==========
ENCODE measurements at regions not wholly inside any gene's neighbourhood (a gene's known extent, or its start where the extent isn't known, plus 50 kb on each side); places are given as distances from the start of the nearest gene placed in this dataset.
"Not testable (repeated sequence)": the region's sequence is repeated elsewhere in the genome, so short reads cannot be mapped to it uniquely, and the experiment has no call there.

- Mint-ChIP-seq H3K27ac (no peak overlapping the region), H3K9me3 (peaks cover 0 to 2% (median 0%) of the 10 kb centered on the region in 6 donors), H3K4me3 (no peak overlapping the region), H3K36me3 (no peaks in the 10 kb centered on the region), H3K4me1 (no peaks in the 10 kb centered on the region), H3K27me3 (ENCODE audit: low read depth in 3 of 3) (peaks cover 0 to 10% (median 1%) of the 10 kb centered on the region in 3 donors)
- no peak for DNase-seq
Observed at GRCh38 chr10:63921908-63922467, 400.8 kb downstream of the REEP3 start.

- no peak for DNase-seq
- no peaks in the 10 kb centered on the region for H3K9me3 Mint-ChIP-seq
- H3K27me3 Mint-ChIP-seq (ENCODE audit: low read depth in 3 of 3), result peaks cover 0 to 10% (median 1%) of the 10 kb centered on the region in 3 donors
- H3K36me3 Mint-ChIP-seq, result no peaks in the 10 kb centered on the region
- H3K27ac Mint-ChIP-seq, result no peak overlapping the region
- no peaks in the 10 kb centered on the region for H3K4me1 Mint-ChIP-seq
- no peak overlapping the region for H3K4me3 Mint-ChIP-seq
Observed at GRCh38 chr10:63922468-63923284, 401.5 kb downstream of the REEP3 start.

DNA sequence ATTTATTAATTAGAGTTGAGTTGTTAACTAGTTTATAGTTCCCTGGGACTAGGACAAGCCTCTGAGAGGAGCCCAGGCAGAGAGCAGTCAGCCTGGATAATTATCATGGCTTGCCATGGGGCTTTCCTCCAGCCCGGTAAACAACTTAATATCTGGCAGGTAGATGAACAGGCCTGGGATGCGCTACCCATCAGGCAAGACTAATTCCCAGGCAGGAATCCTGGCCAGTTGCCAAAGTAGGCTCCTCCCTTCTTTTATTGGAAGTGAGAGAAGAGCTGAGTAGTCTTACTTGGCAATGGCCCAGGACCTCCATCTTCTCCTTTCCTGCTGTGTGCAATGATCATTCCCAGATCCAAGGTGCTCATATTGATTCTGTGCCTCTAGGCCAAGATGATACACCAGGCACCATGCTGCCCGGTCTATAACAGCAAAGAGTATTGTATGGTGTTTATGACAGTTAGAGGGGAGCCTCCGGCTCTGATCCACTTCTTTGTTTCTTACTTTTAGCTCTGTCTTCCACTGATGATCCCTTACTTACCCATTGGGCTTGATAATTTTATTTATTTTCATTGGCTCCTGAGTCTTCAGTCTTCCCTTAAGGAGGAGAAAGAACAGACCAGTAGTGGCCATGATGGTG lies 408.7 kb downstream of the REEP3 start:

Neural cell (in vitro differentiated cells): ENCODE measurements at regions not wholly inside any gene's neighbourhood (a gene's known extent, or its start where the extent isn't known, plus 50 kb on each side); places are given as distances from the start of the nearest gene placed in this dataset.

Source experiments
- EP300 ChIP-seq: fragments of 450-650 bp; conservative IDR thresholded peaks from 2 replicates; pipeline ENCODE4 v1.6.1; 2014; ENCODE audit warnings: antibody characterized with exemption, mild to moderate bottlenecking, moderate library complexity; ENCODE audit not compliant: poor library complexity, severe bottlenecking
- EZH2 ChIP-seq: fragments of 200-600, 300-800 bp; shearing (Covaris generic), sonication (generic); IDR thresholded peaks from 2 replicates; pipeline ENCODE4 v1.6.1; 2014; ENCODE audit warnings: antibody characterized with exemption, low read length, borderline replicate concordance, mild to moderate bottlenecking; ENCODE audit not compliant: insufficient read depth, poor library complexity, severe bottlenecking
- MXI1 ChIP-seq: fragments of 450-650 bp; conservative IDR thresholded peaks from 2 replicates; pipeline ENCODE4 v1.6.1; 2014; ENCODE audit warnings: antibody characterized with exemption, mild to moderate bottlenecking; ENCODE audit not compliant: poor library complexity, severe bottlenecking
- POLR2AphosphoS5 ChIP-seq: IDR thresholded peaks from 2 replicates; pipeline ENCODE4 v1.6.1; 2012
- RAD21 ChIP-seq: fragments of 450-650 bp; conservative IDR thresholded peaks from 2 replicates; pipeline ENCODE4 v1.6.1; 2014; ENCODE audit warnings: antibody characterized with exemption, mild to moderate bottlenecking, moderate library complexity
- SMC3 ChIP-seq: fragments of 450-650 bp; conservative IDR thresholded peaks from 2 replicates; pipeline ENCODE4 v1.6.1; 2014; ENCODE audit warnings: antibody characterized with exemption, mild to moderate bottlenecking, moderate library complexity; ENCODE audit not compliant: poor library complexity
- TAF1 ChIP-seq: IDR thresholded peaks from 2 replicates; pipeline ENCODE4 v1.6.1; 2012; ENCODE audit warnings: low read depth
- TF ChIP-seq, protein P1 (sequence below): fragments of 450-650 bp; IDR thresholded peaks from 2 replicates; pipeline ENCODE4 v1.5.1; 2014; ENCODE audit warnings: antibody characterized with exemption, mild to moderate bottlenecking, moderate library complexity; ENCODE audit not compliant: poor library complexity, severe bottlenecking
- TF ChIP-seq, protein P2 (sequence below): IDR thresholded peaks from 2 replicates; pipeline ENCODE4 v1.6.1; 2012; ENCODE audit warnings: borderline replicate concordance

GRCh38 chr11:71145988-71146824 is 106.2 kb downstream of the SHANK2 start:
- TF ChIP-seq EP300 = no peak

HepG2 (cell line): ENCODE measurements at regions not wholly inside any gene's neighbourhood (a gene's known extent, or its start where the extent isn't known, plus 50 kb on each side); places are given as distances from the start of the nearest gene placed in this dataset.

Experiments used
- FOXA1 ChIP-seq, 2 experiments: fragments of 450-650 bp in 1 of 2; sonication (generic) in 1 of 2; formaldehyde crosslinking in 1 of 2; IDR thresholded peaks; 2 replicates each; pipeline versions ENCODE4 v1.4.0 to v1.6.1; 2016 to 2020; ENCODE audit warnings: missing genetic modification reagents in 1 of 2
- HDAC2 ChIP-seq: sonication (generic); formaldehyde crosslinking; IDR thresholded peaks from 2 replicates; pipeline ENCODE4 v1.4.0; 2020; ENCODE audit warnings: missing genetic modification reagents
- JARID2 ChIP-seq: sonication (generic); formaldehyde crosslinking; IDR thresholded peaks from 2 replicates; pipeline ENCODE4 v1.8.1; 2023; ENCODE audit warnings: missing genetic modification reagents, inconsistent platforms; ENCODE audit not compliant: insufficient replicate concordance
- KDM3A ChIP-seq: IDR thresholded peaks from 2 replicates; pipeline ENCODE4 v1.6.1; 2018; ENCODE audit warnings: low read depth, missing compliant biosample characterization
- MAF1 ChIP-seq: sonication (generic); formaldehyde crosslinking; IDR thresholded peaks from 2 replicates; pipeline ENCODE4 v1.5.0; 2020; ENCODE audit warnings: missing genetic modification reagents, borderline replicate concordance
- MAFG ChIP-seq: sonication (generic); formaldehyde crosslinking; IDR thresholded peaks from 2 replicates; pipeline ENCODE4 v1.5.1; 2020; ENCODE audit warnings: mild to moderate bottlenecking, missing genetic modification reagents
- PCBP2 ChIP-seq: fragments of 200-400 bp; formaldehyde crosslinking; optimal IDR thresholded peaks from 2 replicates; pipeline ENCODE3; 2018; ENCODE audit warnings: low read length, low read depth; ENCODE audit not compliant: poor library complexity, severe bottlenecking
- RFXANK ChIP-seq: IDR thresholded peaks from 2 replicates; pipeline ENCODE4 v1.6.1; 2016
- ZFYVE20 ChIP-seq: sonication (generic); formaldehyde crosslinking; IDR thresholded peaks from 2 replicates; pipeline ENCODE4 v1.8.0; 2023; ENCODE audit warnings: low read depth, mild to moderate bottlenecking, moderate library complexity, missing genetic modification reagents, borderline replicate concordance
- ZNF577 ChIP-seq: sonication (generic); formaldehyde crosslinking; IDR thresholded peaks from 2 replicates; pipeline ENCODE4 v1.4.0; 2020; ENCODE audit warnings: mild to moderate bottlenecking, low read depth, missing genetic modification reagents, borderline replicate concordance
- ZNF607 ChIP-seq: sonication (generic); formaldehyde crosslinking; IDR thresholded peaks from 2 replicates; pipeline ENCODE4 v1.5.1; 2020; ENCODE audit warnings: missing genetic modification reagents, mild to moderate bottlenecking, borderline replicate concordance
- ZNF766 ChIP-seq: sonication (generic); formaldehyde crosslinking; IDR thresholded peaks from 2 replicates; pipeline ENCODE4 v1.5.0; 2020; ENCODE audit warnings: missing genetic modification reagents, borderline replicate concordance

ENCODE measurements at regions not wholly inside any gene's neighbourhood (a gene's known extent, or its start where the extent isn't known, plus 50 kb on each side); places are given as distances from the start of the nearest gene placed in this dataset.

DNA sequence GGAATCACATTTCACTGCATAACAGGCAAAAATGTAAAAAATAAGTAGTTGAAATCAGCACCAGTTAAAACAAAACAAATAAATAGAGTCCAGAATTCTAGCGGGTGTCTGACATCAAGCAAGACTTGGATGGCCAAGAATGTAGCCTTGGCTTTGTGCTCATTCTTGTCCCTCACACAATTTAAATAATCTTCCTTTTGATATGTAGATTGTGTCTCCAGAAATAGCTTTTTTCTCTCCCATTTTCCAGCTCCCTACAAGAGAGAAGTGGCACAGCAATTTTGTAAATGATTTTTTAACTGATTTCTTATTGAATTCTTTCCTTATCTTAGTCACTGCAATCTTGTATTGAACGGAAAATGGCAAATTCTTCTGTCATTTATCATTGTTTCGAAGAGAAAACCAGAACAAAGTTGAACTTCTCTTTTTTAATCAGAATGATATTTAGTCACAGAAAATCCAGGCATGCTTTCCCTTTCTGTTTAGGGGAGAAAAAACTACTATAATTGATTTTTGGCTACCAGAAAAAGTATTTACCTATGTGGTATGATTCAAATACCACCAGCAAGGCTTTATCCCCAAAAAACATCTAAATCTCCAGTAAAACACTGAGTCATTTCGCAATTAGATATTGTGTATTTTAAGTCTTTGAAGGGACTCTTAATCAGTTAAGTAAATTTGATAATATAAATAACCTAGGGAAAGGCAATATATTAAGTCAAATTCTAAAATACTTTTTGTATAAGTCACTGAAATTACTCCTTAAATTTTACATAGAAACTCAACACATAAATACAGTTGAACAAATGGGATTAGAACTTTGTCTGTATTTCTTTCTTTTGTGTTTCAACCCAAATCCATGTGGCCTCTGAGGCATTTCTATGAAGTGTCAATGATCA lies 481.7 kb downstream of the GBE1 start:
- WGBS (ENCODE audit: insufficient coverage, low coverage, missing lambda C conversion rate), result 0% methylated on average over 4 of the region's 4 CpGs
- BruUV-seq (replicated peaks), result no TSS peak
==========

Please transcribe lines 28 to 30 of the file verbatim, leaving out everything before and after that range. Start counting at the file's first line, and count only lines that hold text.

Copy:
HepG2 (cell line): ENCODE measurements at regions not wholly inside any gene's neighbourhood (a gene's known extent, or its start where the extent isn't known, plus 50 kb on each side); places are given as distances from the start of the nearest gene placed in this dataset.

Experiments used
- FOXA1 ChIP-seq, 2 experiments: fragments of 450-650 bp in 1 of 2; sonication (generic) in 1 of 2; formaldehyde crosslinking in 1 of 2; IDR thresholded peaks; 2 replicates each; pipeline versions ENCODE4 v1.4.0 to v1.6.1; 2016 to 2020; ENCODE audit warnings: missing genetic modification reagents in 1 of 2